The Paradox of Prostate Cancer – Health Risks, Symptoms, and Treatment
I once heard an oncologist say, “If I had to choose cancer for myself — it would be prostate cancer!”
Despite being a common cancer in the male population, only 10% of patients actually die from the disease. …such is the paradox of prostate cancer.
To understand the natural course of this condition, it is important first to understand the anatomy of this structure.
The prostate gland is the main part of the male reproductive system. It secretes fluids that make up semen. It is located below the urinary bladder and behind the rectum, surrounding the urethra (urinary duct) through which urine and semen pass.
Therefore, an enlarged prostate will obstruct the urinary flow and the patient will suffer from urinary symptoms like a slow urine stream, increased the urge to urinate or dribbling of urine. Inability to maintain an erection is also a common complaint in such patients.
The normal prostate is the size of a walnut but it grows with age. It is a common saying that if you have seen a man with gray hair, then you have seen a man with an enlarged prostate. But it is also important to remember that not all enlarged prostates are cancerous and a much larger population of males develop BPH or Benign Prostatic Hyperplasia which is a simple condition that can easily be treated by surgical removal.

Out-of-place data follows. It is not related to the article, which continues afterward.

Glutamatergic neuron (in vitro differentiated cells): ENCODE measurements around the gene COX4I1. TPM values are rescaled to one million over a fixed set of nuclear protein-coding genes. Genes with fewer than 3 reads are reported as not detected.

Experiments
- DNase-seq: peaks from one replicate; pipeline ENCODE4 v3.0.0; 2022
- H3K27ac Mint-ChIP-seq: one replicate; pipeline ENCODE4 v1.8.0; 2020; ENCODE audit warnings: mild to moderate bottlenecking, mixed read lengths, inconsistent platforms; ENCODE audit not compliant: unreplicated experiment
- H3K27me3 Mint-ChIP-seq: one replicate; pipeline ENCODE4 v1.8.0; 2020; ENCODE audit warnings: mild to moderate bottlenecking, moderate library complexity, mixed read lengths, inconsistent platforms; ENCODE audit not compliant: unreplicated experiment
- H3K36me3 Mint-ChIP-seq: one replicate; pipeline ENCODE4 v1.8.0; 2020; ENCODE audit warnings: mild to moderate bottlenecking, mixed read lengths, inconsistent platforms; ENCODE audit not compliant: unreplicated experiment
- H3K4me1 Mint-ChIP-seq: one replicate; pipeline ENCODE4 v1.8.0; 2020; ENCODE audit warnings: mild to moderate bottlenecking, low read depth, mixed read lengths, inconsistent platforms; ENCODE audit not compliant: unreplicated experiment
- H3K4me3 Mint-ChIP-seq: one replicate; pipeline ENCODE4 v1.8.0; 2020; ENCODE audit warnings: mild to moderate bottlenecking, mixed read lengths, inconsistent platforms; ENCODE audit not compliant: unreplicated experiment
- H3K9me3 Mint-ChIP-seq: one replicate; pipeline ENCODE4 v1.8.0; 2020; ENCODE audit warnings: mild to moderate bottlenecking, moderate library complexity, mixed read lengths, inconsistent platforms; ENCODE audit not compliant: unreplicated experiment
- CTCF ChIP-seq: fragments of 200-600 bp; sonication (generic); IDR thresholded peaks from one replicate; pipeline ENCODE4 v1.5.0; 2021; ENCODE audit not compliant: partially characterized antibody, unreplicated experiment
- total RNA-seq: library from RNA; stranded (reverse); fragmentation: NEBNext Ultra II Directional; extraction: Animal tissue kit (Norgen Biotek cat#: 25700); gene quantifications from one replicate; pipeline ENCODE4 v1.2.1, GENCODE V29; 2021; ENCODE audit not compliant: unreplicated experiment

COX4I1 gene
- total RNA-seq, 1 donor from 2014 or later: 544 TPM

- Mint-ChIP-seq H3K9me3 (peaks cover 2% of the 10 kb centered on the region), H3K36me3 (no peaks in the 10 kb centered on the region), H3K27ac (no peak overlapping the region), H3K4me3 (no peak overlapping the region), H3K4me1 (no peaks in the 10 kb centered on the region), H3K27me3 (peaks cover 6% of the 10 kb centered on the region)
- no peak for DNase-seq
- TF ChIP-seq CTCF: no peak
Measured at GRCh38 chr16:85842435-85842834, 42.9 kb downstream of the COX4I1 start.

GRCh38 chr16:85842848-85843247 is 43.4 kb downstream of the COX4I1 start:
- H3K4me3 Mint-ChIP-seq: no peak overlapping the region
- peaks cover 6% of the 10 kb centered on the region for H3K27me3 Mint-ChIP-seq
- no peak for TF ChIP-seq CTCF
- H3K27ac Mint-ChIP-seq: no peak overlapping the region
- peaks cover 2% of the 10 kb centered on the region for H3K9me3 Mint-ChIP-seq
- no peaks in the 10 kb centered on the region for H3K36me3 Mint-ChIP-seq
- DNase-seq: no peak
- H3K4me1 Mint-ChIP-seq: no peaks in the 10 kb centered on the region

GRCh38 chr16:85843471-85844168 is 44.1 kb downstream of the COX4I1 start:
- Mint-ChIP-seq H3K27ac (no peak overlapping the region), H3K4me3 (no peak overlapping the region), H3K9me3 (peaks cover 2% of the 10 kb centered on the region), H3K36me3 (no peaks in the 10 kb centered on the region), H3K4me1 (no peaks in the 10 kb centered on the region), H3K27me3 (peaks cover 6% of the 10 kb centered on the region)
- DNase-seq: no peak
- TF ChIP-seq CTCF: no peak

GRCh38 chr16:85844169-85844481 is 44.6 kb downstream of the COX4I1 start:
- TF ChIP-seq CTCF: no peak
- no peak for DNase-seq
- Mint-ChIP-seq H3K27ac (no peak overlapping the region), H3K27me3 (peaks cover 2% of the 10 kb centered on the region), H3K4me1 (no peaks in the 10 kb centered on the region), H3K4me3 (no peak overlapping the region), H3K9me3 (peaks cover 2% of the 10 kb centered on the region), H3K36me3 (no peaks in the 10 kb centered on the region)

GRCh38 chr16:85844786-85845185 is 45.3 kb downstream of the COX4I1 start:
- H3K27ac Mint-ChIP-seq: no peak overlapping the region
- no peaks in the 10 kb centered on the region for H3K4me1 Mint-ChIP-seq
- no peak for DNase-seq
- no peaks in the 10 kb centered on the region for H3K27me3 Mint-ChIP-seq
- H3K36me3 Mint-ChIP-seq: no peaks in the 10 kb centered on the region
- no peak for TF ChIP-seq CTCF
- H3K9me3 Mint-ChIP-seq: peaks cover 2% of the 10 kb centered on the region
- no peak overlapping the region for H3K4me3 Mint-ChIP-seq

Prostate cancer is rare in men younger than 40 years but the risk increases rapidly after the age of 50 and 60% of prostate cancer cases occur in men above the age of 65.
The Bad News
- Prostate cancer does not have any controllable risk factors.
- This cancer tends to run in the family and the risk is doubled if a person’s brother or father had the disease.
- Prostate cancer symptoms may appear after the disease has spread. For example, the first complaint a patient may have is back pain after cancer has spread to the bones. Some patients experience neurological pain or weakness in the lower limbs because the large mass puts pressure on the spinal cord.
The Good News
- Prostate cancer grows so slowly that it often goes undiagnosed for years.
- Early detection is possible as there are two simple screening methods for this disease. The first is through a blood test for PSA (Prostate Specific Antigen) and the other is through DRE (Digital Rectal Examination) in which the physician feels the prostate gland by inserting a finger into the patient’s rectum.
- Both of these methods are not 100% diagnostic for prostate cancer and a tissue biopsy is needed to confirm the diagnosis.
- The 5-year survival percentage in the US is 99%.
In this paradox of good news and bad news, timing is crucial. Therefore, symptoms of prostate cancer should be investigated timely and diagnosis should be confirmed immediately; as early diagnosis is the key to better response and higher survival rates.